10 Years Later: Iron Man's Most Important Moment Wasn't Nick Fury

Ben Affleck as Batman in Justice League

The Deconstruction Of Secret Identities Hurt DC

The lack of secret identities is, thus, one of many aspects that have led to Marvel's unprecedented success, and probably one of its most undervalued; the fact Iron Man's ending is remembered more for Nick Fury says it all. Still, we have seen it co-opted by other franchises; Fantastic Four was never as focused on this aspect, but the 2015 reboot barely glanced with assumed names; Logan exists in a world where X-Men are in the past; Deadpool is all about confronting the villain's real identity.

Read More: The Biggest (And Best) Change The MCU Has Made To Spider-Man

But it isn't always immediately an aware move, and this can be best seen in the impact it had on DC. Already in Man of Steel, the DCEU had a distance from the concept, with Superman equal parts Kal-El and Clark Kent before him taking on the thick glasses at the very end. That fit the story's themes of identity and addressed in part one of the longest-standing jokes about Supes. The problems came when applying this approached to Batman. Bruce Wayne not revealing himself as the Caped Crusader is important two-fold; it keeps his interests safe, but more importantly fuels the unknowing fear of The Bat. To know who it is, even a mentally unstable billionaire, removes his key attack.

However, in part seemingly influenced by the popular consciousnesses' shift away from alter egos, it's a background concern for Batfleck - both in the writing and as a character. In Batman v Superman, it was made clear the secret wasn't sacred to the writers; Lex Luthor - among several others - finds out Bruce Wayne is the Dark Knight, yet uses it as a minor part of an elaborate plan. Then, in Justice League, Bruce comes to share the flippancy, telling anybody who'll listen he's Batman: a pre-signup Barry Allen, an entire Icelandic village, and by the end just about the entire world when he makes Wayne Manor the Hall of Justice. Through all this, the scripts just assumed the identity was still secret. It pushes credulity, taking the character away from the source seemingly only because that's the done thing elsewhere.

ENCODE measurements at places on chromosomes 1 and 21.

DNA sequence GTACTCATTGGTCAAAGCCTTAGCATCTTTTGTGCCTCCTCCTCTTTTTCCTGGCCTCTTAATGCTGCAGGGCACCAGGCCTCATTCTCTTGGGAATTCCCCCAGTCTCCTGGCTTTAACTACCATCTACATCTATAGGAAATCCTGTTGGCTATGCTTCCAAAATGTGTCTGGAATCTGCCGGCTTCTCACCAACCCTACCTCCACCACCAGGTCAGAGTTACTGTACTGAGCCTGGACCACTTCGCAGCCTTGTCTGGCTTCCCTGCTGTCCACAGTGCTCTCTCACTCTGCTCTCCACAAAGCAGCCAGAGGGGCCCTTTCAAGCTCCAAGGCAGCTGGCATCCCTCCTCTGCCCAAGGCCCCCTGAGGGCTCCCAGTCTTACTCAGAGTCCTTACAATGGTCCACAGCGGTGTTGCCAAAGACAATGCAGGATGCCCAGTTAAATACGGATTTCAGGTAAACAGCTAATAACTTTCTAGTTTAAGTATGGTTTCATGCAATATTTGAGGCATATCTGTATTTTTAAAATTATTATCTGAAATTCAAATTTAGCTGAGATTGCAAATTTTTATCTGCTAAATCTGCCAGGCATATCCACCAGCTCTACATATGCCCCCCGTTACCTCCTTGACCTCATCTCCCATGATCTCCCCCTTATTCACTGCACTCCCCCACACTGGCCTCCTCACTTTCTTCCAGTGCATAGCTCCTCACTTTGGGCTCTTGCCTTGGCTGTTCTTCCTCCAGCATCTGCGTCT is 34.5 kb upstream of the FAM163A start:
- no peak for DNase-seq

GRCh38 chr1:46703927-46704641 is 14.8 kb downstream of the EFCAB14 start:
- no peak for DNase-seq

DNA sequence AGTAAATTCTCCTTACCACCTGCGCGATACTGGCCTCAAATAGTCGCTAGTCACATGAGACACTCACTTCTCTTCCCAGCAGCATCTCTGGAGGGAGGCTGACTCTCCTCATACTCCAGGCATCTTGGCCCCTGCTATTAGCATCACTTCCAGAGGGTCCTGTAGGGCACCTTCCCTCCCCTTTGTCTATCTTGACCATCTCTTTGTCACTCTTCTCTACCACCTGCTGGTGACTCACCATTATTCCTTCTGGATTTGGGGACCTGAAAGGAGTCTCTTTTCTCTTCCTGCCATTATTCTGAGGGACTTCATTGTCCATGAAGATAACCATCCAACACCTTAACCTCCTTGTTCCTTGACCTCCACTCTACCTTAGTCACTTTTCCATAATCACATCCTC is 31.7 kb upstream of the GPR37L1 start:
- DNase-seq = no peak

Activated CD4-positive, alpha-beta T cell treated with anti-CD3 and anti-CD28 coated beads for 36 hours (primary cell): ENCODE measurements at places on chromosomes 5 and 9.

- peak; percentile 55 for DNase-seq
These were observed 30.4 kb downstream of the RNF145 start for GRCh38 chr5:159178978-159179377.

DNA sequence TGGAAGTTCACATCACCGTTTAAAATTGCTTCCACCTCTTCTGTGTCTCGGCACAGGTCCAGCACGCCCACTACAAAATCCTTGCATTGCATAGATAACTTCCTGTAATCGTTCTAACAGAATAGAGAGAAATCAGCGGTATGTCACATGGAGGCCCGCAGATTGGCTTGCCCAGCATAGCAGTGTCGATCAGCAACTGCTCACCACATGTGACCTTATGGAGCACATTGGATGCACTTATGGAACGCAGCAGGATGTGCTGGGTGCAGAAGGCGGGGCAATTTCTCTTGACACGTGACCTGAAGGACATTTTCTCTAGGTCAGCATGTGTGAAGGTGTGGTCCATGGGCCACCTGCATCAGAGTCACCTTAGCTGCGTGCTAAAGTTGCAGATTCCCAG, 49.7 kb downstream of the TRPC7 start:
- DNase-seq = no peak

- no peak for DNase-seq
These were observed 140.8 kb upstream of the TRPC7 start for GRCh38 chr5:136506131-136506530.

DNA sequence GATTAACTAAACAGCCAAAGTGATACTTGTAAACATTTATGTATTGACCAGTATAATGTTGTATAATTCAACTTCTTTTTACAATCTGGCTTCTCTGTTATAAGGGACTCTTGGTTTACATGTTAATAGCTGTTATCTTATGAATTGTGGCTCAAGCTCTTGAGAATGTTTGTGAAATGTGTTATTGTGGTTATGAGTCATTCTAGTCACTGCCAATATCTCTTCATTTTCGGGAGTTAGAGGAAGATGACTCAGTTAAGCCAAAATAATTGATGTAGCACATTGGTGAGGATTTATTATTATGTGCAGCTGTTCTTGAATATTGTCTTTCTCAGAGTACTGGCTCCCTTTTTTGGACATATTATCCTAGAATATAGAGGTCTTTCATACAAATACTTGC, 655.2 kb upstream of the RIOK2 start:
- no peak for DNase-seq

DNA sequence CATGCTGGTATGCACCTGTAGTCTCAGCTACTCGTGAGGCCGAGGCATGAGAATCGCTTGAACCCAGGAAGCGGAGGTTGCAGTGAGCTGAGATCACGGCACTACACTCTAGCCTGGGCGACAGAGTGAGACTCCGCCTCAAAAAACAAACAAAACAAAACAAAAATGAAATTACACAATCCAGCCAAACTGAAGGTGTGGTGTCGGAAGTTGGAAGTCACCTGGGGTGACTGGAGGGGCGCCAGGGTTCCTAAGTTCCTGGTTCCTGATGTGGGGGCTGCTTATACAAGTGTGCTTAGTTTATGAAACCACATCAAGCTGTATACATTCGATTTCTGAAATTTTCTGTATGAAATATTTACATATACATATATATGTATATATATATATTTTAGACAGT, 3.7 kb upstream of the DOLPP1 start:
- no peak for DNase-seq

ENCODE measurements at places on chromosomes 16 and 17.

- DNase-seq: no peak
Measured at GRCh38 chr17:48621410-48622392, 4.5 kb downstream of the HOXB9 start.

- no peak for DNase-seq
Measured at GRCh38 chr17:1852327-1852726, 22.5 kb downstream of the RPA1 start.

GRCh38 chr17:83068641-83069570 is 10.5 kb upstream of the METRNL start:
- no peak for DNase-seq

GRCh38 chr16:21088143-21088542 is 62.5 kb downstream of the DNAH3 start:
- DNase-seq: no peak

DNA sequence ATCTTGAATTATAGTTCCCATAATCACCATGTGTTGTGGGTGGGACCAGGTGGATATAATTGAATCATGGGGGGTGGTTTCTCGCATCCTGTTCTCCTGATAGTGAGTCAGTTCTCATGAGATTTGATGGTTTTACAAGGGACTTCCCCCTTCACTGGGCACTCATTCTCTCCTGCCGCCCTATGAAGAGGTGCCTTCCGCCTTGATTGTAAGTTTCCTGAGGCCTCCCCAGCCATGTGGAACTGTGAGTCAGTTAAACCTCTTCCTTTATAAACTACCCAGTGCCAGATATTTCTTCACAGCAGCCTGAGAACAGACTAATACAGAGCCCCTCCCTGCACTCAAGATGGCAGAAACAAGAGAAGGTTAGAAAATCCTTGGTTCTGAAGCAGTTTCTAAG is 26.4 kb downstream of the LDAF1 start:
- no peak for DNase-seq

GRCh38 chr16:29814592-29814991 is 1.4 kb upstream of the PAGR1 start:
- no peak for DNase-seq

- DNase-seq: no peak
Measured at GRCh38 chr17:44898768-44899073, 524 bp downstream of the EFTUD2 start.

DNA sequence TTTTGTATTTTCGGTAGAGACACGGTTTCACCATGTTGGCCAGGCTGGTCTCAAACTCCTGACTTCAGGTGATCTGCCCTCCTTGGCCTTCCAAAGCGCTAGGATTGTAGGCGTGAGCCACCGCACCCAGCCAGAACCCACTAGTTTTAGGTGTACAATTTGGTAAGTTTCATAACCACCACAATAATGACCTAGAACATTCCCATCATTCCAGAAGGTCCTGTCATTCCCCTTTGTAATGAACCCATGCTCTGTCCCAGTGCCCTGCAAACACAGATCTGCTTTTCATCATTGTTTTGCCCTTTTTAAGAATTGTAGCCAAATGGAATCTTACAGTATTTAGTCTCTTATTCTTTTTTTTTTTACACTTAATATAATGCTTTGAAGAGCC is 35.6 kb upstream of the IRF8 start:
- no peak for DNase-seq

Related: A Complete History Of The Marvel Cinematic Universe

This is a root of Justice League's problem; it had none of the finesse in the conception of all its characters, and that's felt in the team's interactions (no doubt hampered by having two directors' input). In stark contrast to the clear lines of The Avengers, it felt confused and stilted - and appears to be down to a lack of awareness of the trope. You can ditch a secret identity, but you need to be aware of what that pragmatically means; as Feige said, writers must rise to the challenge.


Marvel's move away from secret identities may seem innocuous enough on a case-by-case basis, but as the fundamental grounding for a soon-to-be-nineteen-movie behemoth, it's one of the most important story choices in the genre - and probably the reason the so-called formula has proven so hard to break. No matter if Thanos really does snap his fingers in Avengers: Infinity War, it's unlikely he'll be able to do anything as seismic as Tony Stark simply saying "I am Iron Man".

Next: Avengers Theory: Why Thanos Is Only Attacking NOW

Key Release Dates
  • Spider-Man: Far From Home (2019) release date: Jul 02, 2019
  • Avengers: Infinity War / The Avengers 3 (2018) release date: Apr 27, 2018
  • The Avengers 4 / Avengers: Endgame (2019) release date: Apr 26, 2019
  • Captain Marvel (2019) release date: Mar 08, 2019
  • Ant-Man & The Wasp (2018) release date: Jul 06, 2018
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